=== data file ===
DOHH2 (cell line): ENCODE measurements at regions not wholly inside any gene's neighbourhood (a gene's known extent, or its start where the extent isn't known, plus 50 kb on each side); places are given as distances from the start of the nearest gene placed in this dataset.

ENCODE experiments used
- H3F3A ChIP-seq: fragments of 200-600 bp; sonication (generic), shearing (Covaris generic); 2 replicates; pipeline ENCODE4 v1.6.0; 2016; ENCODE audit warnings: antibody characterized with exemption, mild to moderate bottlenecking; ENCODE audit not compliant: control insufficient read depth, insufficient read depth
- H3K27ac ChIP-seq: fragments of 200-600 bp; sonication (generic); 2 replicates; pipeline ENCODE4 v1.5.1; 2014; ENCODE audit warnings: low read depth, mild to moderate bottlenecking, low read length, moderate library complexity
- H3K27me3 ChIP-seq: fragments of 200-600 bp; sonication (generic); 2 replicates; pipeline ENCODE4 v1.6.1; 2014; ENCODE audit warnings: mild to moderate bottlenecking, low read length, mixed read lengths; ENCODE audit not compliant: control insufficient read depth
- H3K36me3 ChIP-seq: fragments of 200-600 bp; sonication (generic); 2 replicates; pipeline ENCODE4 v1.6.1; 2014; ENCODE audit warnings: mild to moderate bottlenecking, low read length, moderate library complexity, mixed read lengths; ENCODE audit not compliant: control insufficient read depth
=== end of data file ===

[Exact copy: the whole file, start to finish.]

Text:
DOHH2 (cell line): ENCODE measurements at regions not wholly inside any gene's neighbourhood (a gene's known extent, or its start where the extent isn't known, plus 50 kb on each side); places are given as distances from the start of the nearest gene placed in this dataset.

ENCODE experiments used
- H3F3A ChIP-seq: fragments of 200-600 bp; sonication (generic), shearing (Covaris generic); 2 replicates; pipeline ENCODE4 v1.6.0; 2016; ENCODE audit warnings: antibody characterized with exemption, mild to moderate bottlenecking; ENCODE audit not compliant: control insufficient read depth, insufficient read depth
- H3K27ac ChIP-seq: fragments of 200-600 bp; sonication (generic); 2 replicates; pipeline ENCODE4 v1.5.1; 2014; ENCODE audit warnings: low read depth, mild to moderate bottlenecking, low read length, moderate library complexity
- H3K27me3 ChIP-seq: fragments of 200-600 bp; sonication (generic); 2 replicates; pipeline ENCODE4 v1.6.1; 2014; ENCODE audit warnings: mild to moderate bottlenecking, low read length, mixed read lengths; ENCODE audit not compliant: control insufficient read depth
- H3K36me3 ChIP-seq: fragments of 200-600 bp; sonication (generic); 2 replicates; pipeline ENCODE4 v1.6.1; 2014; ENCODE audit warnings: mild to moderate bottlenecking, low read length, moderate library complexity, mixed read lengths; ENCODE audit not compliant: control insufficient read depth